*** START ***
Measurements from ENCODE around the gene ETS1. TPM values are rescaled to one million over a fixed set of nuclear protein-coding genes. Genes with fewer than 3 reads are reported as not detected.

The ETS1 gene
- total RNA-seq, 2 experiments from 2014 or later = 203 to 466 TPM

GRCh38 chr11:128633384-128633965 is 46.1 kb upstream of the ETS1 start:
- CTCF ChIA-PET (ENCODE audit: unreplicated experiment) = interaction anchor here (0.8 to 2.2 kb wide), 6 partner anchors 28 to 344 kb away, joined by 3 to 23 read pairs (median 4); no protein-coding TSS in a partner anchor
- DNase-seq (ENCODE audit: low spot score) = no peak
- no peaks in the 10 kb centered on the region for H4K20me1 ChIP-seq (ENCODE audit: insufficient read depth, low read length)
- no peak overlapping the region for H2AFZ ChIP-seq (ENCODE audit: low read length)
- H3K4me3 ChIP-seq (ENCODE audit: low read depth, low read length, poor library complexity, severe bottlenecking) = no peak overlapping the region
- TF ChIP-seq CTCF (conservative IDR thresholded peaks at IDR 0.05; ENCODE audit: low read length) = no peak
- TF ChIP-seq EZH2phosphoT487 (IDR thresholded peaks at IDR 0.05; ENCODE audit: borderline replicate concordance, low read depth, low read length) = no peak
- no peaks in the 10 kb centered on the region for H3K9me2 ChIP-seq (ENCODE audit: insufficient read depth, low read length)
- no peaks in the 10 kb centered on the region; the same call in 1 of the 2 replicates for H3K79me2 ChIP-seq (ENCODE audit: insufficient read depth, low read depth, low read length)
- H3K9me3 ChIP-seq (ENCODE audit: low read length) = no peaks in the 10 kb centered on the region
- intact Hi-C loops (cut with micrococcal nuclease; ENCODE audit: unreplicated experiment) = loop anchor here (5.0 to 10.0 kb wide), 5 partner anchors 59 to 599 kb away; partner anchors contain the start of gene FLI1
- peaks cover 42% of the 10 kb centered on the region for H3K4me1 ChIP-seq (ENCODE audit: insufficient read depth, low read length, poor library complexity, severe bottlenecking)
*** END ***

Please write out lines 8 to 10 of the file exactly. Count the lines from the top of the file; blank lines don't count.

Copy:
- no peak overlapping the region for H2AFZ ChIP-seq (ENCODE audit: low read length)
- H3K4me3 ChIP-seq (ENCODE audit: low read depth, low read length, poor library complexity, severe bottlenecking) = no peak overlapping the region
- TF ChIP-seq CTCF (conservative IDR thresholded peaks at IDR 0.05; ENCODE audit: low read length) = no peak